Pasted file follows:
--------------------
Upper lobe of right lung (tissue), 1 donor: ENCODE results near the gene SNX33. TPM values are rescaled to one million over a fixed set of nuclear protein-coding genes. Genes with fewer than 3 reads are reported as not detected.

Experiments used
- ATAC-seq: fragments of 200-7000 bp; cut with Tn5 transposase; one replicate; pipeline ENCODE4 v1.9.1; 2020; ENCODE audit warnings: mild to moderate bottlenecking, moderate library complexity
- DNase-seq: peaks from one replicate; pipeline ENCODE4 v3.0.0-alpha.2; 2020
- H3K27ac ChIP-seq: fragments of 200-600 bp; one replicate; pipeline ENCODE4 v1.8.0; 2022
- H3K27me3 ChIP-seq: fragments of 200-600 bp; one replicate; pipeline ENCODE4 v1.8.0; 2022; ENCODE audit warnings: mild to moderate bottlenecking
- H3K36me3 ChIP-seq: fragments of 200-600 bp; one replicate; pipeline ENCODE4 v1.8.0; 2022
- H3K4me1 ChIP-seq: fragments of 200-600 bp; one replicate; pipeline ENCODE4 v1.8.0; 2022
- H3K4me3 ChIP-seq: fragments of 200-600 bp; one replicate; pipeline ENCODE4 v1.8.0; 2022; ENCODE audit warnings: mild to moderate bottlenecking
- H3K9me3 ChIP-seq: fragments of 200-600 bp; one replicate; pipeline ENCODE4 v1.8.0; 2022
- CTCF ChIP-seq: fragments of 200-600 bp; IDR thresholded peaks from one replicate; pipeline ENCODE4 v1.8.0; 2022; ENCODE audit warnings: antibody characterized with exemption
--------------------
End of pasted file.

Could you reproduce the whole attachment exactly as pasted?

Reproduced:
Upper lobe of right lung (tissue), 1 donor: ENCODE results near the gene SNX33. TPM values are rescaled to one million over a fixed set of nuclear protein-coding genes. Genes with fewer than 3 reads are reported as not detected.

Experiments used
- ATAC-seq: fragments of 200-7000 bp; cut with Tn5 transposase; one replicate; pipeline ENCODE4 v1.9.1; 2020; ENCODE audit warnings: mild to moderate bottlenecking, moderate library complexity
- DNase-seq: peaks from one replicate; pipeline ENCODE4 v3.0.0-alpha.2; 2020
- H3K27ac ChIP-seq: fragments of 200-600 bp; one replicate; pipeline ENCODE4 v1.8.0; 2022
- H3K27me3 ChIP-seq: fragments of 200-600 bp; one replicate; pipeline ENCODE4 v1.8.0; 2022; ENCODE audit warnings: mild to moderate bottlenecking
- H3K36me3 ChIP-seq: fragments of 200-600 bp; one replicate; pipeline ENCODE4 v1.8.0; 2022
- H3K4me1 ChIP-seq: fragments of 200-600 bp; one replicate; pipeline ENCODE4 v1.8.0; 2022
- H3K4me3 ChIP-seq: fragments of 200-600 bp; one replicate; pipeline ENCODE4 v1.8.0; 2022; ENCODE audit warnings: mild to moderate bottlenecking
- H3K9me3 ChIP-seq: fragments of 200-600 bp; one replicate; pipeline ENCODE4 v1.8.0; 2022
- CTCF ChIP-seq: fragments of 200-600 bp; IDR thresholded peaks from one replicate; pipeline ENCODE4 v1.8.0; 2022; ENCODE audit warnings: antibody characterized with exemption